A boy is on the ground, on his back, still, pale, eight-years-old, perhaps. Even in this state you can tell he’s a mischievous one. A thick broken-off branch lies next to him. His shirt has been torn off by the paramedics, leaving his chest immodestly exposed, chalk white against his sunned face. His clothes are dirty, testimony to his fall. Shoes are scuffed, though maybe they are always like that; no one here is wealthy. He’s skinny, unlike his mother. Children stare. Men and women stare. The medics carefully lift the boy and place him in the ambulance. His mother will not enter; the offence of riding in a vehicle on this holiest of days, she fears, would result in a punishment worse, perhaps, than the death of the child.

The people here—some from curiosity, some from concern—try to convince her to accompany the boy to hospital. She shakes her head, no. Five minutes pass, ten. A man goes into the ambulance, a pantomime of what she must do. Is this man a rabbi? Is he her husband? No, because, as though his shoes are on fire, he jumps out again in a millisecond. He too is frightened of this Atonement Day’s strict injunctions. If he were the father he would ride in an ambulance in an emergency, but he is not. He knows that saving a life comes above all, but she, the newly religious, perhaps was never taught this. Now everyone is shouting. Their shouts reverberating from here to the Wailing Wall. The mother is sobbing, no, no. Someone speaks to her in Hebrew, as though she would better understand the language of her childhood. It’s okay, go, it’s okay, it’s permitted to save a life, pikuah nefesh. The medics stand by, observing, waiting. The good-natured monks, who see a reason for a chuckle in every situation, are not smiling now, but it’s evident in their faces that this moment is invigorating. The boy moans from inside the ambulance. The mother gasps and climbs aboard, head bowed in awe of the forces compelling her to do this. The ambulance pulls away.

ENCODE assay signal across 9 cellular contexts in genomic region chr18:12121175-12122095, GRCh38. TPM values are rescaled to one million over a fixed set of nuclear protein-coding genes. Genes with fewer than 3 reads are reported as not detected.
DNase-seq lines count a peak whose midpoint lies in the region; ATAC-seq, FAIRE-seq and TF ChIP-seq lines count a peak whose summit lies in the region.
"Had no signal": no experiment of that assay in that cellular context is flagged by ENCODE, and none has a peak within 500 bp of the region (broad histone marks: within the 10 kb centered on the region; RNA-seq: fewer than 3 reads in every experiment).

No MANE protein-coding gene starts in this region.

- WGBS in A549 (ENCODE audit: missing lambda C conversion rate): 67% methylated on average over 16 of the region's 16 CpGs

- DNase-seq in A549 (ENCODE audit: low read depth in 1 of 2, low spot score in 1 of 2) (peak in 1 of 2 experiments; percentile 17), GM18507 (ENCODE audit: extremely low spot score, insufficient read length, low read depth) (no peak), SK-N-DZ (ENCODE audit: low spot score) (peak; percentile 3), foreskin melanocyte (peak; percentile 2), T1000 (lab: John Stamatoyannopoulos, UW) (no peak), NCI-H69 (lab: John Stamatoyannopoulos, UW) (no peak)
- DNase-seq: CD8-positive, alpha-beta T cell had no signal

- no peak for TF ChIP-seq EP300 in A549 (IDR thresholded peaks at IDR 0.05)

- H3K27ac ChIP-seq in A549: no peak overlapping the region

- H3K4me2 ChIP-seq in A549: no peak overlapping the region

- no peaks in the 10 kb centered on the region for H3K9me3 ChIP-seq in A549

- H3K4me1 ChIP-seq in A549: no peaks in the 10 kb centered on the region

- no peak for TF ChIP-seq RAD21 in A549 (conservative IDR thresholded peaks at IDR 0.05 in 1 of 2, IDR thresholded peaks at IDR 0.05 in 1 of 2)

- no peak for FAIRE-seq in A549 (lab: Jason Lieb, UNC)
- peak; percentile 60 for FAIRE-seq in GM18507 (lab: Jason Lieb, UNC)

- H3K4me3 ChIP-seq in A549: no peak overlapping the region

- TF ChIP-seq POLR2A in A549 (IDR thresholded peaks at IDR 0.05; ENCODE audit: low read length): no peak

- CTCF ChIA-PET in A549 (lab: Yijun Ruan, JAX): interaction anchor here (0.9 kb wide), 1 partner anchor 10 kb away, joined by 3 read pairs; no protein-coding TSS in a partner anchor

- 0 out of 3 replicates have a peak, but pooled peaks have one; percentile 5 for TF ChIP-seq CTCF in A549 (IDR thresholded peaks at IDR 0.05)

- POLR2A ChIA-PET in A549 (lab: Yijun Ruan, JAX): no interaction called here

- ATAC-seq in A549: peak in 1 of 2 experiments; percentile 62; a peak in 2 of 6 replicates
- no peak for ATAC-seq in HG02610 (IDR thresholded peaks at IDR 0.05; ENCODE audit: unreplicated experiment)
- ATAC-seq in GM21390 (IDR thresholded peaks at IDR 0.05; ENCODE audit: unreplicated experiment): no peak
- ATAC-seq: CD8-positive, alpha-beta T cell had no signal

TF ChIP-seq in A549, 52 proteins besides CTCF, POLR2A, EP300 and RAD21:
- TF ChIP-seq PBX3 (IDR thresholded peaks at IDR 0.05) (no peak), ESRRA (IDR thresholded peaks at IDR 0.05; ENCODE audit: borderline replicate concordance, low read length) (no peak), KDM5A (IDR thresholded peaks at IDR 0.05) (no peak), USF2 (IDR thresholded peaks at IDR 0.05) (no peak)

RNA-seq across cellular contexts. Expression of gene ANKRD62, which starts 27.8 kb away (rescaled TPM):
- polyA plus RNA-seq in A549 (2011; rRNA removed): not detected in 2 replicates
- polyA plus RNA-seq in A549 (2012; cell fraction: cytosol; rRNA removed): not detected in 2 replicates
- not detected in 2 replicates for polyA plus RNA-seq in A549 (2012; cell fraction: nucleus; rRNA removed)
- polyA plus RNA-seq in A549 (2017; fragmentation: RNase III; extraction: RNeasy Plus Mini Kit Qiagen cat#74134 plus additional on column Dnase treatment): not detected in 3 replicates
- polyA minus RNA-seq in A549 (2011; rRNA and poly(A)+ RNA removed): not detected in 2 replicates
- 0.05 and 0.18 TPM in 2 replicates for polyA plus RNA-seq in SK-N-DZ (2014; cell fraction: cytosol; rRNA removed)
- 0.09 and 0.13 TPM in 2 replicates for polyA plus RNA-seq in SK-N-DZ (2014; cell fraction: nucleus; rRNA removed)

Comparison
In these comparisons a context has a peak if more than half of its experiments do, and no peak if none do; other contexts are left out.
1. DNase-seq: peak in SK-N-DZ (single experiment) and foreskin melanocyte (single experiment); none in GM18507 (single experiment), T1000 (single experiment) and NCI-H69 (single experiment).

The monks smile in relief, shuffle back to their cells. It’s nearly time for their four o’clock prayers anyhow. The Jews return to synagogue. Stars come out, the shofar blows, fates are sealed.


The next day, as you pass by here again, you see the young boy, arm in cast, a little limp, a few bandages. He is subdued. You see his mother fleetingly, thoughtful but content. Now you see his father, a man as large as the mother, fluttering over the boy like a worried helicopter. And you see the boy’s siblings bringing him a drink, a bowl of pomegranate seeds, a bag of sunflower seeds, to nibble, to comfort.

From over the wall, the monks wave to the boy. He looks up and smiles.


Image Credit: Painting by Helen Bar-Lev (technique: brown monochrome watercolour with brush & dip pen.), 1983.

helenbarlev_bio2HELEN BAR-LEV was born in New York in 1942. She has lived in Israel for forty-five years and has held over ninety exhibitions of her landscape paintings, thirty-four of which were one-woman shows. Eight collections of poetry to date, all illustrated by Helen. She was nominated for the Pushcart Prize in 2013, is the recipient of the 2016 European Homer Medal of Poetry and Art. Helen is Assistant President of Voices Israel. ☆ “Over the Wall” was selected by Maggie Messitt as “Editor’s Choice” for the prize issue.